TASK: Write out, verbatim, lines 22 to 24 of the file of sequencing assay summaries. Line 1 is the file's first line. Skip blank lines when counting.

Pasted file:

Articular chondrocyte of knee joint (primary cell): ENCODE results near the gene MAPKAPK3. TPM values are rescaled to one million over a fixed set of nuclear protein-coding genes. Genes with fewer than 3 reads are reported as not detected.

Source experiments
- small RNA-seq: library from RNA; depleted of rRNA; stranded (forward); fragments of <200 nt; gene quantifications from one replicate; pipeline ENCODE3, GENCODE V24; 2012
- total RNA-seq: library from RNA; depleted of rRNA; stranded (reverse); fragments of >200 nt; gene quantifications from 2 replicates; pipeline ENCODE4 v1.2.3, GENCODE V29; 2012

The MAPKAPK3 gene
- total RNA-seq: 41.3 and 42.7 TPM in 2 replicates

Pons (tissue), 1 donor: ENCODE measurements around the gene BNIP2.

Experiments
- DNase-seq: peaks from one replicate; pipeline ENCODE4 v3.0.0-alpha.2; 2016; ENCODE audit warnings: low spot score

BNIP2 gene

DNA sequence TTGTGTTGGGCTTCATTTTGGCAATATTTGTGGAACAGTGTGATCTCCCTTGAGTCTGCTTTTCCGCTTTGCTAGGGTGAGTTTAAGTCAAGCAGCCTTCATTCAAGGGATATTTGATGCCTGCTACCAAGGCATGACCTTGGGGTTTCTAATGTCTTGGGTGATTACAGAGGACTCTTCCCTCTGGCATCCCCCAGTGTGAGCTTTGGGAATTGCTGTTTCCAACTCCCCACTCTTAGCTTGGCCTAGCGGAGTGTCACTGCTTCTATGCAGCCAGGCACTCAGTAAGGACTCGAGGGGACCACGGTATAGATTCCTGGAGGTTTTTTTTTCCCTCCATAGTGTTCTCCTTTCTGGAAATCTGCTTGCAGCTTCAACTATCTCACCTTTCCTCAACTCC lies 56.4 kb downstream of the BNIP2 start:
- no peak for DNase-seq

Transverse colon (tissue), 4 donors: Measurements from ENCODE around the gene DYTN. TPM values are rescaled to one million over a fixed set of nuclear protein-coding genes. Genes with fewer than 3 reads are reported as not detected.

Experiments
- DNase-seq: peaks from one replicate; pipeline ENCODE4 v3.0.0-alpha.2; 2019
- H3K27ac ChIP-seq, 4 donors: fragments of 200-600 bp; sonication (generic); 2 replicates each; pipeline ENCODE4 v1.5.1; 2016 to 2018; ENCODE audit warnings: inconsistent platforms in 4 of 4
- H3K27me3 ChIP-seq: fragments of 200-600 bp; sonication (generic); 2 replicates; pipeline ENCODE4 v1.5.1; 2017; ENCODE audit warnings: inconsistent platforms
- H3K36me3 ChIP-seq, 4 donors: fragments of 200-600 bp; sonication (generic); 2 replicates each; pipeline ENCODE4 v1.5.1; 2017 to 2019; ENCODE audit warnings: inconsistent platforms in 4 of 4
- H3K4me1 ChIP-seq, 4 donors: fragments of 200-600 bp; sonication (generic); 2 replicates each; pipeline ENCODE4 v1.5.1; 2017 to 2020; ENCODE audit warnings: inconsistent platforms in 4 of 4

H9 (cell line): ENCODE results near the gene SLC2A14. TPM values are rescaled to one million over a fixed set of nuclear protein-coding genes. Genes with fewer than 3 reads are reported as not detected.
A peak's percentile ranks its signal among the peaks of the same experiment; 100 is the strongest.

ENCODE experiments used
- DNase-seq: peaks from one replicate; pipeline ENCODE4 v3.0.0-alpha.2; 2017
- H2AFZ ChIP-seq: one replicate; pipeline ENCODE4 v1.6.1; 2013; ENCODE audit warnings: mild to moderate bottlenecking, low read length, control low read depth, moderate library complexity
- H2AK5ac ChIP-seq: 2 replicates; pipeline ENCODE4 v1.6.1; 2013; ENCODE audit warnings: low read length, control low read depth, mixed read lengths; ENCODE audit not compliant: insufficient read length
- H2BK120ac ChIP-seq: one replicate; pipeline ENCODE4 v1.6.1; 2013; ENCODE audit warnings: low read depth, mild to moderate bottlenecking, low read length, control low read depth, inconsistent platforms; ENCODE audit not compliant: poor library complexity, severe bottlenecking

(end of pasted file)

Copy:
ENCODE experiments used
- DNase-seq: peaks from one replicate; pipeline ENCODE4 v3.0.0-alpha.2; 2017
- H2AFZ ChIP-seq: one replicate; pipeline ENCODE4 v1.6.1; 2013; ENCODE audit warnings: mild to moderate bottlenecking, low read length, control low read depth, moderate library complexity